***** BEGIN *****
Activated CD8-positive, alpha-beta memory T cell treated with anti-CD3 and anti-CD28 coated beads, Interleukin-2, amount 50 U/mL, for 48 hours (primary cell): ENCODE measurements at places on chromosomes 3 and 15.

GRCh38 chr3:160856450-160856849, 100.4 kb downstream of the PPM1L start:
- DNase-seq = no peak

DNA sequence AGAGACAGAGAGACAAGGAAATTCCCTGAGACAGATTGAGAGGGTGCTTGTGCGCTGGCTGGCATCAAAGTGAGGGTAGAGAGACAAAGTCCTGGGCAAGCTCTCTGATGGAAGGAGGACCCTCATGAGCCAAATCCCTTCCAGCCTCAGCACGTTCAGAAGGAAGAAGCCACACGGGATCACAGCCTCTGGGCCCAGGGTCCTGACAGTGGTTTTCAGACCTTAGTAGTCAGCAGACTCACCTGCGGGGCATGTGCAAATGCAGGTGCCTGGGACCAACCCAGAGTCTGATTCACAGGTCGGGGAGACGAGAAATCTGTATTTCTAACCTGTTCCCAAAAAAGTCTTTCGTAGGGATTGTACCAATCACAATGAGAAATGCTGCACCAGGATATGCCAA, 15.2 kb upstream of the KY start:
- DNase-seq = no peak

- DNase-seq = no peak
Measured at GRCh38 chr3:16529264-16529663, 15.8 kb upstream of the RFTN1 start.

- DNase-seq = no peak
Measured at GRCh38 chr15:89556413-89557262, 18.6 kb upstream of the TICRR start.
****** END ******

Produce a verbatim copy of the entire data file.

Activated CD8-positive, alpha-beta memory T cell treated with anti-CD3 and anti-CD28 coated beads, Interleukin-2, amount 50 U/mL, for 48 hours (primary cell): ENCODE measurements at places on chromosomes 3 and 15.

GRCh38 chr3:160856450-160856849, 100.4 kb downstream of the PPM1L start:
- DNase-seq = no peak

DNA sequence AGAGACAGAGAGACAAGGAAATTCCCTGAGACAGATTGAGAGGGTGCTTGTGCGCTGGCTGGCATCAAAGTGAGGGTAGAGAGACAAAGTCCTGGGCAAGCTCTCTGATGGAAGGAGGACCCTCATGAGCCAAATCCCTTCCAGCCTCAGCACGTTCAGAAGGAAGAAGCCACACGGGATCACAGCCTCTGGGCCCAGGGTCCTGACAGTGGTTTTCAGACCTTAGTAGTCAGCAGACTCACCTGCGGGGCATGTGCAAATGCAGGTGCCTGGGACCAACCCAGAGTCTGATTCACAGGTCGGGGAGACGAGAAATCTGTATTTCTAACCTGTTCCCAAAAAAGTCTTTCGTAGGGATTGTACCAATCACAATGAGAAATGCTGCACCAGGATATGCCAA, 15.2 kb upstream of the KY start:
- DNase-seq = no peak

- DNase-seq = no peak
Measured at GRCh38 chr3:16529264-16529663, 15.8 kb upstream of the RFTN1 start.

- DNase-seq = no peak
Measured at GRCh38 chr15:89556413-89557262, 18.6 kb upstream of the TICRR start.